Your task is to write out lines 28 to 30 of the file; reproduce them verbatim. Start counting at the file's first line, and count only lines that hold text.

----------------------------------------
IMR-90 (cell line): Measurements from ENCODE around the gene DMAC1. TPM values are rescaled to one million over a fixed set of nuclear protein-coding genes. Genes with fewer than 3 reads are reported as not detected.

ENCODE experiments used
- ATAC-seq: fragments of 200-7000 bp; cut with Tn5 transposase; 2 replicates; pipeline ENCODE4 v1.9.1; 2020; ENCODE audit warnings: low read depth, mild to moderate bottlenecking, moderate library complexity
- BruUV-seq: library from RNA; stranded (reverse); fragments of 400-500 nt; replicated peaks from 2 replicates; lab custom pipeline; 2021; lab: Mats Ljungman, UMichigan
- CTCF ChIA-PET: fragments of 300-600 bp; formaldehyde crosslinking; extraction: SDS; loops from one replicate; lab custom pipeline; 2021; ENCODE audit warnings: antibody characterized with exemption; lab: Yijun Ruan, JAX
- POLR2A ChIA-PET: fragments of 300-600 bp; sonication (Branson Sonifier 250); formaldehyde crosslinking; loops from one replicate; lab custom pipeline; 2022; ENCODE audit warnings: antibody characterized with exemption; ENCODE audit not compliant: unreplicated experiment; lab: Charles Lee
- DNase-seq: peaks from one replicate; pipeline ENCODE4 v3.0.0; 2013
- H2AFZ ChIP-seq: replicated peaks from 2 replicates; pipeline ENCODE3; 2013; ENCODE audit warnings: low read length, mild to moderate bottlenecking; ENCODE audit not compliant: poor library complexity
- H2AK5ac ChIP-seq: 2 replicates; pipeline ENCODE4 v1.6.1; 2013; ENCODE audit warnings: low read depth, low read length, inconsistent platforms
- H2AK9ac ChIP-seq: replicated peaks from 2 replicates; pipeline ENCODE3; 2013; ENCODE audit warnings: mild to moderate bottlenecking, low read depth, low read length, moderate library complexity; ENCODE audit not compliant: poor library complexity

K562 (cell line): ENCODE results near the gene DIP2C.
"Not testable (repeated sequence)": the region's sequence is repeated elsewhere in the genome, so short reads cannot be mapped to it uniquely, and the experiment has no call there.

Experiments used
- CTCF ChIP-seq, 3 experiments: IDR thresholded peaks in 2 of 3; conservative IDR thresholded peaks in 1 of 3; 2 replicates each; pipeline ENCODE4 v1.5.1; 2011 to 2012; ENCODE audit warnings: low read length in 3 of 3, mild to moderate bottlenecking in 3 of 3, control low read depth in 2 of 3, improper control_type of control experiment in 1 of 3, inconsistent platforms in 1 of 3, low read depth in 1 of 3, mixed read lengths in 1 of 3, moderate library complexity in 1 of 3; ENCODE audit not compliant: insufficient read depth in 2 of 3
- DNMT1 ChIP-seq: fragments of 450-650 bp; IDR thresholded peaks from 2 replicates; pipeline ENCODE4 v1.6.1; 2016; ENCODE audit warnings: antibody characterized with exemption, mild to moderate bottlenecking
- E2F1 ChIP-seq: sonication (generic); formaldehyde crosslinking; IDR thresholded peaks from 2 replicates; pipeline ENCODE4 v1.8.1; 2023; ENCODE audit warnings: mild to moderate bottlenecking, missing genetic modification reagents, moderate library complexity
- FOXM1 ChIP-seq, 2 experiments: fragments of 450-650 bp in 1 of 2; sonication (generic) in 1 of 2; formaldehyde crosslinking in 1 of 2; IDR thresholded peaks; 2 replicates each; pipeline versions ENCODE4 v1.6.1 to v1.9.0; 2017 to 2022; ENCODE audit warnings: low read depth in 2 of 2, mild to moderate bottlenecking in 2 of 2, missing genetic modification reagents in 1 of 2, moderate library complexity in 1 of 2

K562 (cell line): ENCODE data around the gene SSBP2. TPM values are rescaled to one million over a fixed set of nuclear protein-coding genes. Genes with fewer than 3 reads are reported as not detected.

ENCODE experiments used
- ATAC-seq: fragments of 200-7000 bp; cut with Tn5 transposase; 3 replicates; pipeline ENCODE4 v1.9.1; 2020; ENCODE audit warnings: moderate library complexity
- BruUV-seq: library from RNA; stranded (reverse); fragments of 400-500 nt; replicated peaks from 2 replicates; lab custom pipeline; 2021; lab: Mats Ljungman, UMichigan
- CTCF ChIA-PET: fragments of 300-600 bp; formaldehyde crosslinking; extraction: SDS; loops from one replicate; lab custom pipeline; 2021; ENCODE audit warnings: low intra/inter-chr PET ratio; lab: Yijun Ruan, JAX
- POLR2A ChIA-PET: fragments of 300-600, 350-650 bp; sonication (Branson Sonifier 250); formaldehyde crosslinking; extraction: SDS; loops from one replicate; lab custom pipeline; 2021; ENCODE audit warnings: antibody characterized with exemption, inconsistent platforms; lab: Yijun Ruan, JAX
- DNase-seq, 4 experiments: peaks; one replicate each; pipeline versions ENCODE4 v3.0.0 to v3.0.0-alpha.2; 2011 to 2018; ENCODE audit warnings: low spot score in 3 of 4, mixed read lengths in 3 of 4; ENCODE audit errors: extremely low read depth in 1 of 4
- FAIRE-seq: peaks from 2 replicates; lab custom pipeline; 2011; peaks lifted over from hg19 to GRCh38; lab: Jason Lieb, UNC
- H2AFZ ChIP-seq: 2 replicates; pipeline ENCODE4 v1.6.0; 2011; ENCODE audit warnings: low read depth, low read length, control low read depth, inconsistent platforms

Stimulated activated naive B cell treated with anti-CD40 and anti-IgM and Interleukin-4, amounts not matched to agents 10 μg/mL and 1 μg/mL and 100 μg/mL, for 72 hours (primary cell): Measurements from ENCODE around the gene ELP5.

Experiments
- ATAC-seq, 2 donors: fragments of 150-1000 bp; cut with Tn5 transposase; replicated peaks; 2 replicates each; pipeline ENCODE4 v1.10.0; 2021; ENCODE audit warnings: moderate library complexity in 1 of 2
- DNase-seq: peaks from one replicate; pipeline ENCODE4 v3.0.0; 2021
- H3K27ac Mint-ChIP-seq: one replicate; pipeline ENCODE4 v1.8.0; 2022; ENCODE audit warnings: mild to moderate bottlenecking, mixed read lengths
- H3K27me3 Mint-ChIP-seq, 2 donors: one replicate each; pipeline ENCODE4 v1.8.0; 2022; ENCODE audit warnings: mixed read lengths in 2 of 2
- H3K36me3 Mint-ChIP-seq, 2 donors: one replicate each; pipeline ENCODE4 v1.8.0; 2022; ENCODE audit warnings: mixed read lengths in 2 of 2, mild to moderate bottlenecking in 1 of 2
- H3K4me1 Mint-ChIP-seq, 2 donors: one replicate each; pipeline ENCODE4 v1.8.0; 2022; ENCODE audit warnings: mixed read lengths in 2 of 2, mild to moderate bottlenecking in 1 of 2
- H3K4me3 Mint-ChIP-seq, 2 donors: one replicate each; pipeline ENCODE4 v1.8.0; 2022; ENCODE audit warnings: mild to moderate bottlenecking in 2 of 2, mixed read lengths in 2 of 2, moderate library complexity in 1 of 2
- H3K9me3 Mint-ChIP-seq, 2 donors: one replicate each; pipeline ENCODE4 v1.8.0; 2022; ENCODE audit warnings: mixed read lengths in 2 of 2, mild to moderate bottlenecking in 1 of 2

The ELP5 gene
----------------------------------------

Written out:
Experiments
- ATAC-seq, 2 donors: fragments of 150-1000 bp; cut with Tn5 transposase; replicated peaks; 2 replicates each; pipeline ENCODE4 v1.10.0; 2021; ENCODE audit warnings: moderate library complexity in 1 of 2
- DNase-seq: peaks from one replicate; pipeline ENCODE4 v3.0.0; 2021